Mark is inspired by entrepreneurship. His first business was selling baseball cards. He quickly realized he was making more in this side business than he was at the accounting firm where he was employed. After being a staff accountant, Mark had a short adventure as a candy store owner, but knew that also wasn’t for him. He was just treading water, working more hours a week than he wanted to, looking for something with promise, something that he could see a future in for himself.
As a homeowner, Mark had an inherent interest in real estate and had already bought rental properties. When the chance to purchase an established construction company came up, he decided to go for it.
Miller-Diehl had grown for several generations in Louisville under one family. The last of the family was retiring, and Mark took over the reigns.
Mark Spencer, owner of Miller Diehl Construction, on site.
Miller-Diehl’s business is diversified with many types of client so that the crew has work throughout the year. Insurance restoration is half of their business and the other half is petitions remodels and kitchens. Winter is typically a slow period for most contractors, but it is a time when the most flood and fire damages occurs in the home. He sees this as a unique differentiator for a construction company in the Louisville area. Mark told us that Miller-Diehl is very busy this year, mostly due to a season of hurricane winds and ice storms.
Mark spoke at length about building a business with employees. People work harder if they like and respect you, and Mark works hard to build a team relationship. Coming into an established business can be difficult, but Mark prioritized the expertise of his employees and made his role to do the bidding and the administration, which made for a smooth transition.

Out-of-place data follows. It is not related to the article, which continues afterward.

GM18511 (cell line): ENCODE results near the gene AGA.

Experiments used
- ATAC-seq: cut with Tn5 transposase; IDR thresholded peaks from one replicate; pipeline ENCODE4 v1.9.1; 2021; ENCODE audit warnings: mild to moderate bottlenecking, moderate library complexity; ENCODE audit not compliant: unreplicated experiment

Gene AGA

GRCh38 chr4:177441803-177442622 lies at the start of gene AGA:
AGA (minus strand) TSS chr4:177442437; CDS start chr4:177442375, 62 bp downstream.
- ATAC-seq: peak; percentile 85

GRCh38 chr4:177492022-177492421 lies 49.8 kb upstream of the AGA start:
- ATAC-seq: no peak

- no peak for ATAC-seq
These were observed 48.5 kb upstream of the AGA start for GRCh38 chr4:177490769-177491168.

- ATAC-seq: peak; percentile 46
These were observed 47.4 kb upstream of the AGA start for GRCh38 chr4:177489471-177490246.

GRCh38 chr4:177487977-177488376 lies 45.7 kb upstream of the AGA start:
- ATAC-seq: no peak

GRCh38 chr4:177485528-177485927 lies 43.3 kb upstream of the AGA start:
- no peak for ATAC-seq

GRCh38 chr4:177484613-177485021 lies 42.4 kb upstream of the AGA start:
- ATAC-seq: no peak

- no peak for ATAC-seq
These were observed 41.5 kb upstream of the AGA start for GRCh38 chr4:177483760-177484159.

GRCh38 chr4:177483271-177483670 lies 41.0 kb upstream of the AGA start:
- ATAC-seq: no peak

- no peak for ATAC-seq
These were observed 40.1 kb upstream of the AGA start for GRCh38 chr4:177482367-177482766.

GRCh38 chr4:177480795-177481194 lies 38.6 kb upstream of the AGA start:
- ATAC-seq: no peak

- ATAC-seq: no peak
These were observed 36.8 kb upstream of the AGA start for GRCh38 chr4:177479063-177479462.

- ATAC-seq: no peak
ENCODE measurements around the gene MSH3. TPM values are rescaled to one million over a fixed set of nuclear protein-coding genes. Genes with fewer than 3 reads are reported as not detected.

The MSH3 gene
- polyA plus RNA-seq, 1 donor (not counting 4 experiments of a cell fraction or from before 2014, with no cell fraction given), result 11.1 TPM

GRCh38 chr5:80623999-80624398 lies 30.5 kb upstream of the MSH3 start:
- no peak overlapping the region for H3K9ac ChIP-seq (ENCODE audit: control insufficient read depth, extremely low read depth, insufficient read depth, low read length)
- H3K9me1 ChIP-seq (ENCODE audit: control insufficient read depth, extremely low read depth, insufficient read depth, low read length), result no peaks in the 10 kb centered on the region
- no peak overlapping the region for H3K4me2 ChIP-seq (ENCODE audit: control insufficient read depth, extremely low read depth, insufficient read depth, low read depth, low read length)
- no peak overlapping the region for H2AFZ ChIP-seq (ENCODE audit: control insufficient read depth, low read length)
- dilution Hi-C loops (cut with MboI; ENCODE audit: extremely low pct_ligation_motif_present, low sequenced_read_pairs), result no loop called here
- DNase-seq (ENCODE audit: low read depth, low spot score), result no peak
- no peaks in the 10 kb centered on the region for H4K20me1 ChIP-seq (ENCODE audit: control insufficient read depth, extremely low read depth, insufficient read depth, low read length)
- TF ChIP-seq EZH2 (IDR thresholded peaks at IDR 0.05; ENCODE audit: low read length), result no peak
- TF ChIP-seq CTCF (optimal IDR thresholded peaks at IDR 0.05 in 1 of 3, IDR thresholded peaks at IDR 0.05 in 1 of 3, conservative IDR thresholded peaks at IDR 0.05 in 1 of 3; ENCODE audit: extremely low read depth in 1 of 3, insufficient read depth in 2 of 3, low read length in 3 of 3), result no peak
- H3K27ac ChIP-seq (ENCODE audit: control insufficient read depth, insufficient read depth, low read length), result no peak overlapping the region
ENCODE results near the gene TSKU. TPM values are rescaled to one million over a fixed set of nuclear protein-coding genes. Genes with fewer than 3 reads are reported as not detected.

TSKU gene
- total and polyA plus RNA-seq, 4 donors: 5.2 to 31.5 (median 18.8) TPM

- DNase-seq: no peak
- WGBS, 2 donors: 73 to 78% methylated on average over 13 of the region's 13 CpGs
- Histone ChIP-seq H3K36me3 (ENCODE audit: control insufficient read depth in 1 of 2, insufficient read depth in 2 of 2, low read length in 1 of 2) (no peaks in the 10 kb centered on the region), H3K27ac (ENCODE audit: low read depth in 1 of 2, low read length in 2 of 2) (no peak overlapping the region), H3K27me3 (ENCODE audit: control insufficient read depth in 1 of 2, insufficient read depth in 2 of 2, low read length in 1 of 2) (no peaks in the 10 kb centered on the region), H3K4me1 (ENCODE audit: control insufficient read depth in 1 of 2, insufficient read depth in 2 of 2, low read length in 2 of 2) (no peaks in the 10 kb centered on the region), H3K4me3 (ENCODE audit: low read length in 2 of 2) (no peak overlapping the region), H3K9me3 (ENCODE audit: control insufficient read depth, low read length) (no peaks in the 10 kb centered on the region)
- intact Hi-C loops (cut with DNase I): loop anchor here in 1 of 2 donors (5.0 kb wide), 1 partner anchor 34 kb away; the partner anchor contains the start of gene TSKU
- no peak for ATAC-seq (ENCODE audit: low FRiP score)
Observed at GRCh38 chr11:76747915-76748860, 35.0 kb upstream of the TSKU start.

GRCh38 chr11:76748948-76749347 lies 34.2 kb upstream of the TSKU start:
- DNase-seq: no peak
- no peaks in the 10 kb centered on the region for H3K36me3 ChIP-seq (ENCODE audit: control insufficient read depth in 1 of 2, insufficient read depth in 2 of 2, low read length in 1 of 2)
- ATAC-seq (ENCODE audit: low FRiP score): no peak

Miller-Diehl is having its best year; business is up over 50% from a year ago, though Mark was cautious, explaining that he felt much of the company's recent success was related to the atypical storms that came through Louisville the previous winter.
Mark's story is a familiar one. The threat of becoming the company man, who at 55, is told that the company doesn’t need him. The veteran company man who is replaced by someone younger, more technically savvy and less expensive. Mark knew this was not where he wanted to see himself, so he took control of his fate. As an entrepreneur the ceiling is as high as you dream it, but that’s tempered, Mark reminded us, with a floor that is a lot lower.
As for Mark? He likes the risk.
An Intimate Portrait of the American Entrepreneur Project is sponsored in part by the automated marketing gurus at Infusionsoft
and is championed by the spirited zeal of The Toilet Paper Entreprenuer and TPEs across the universe.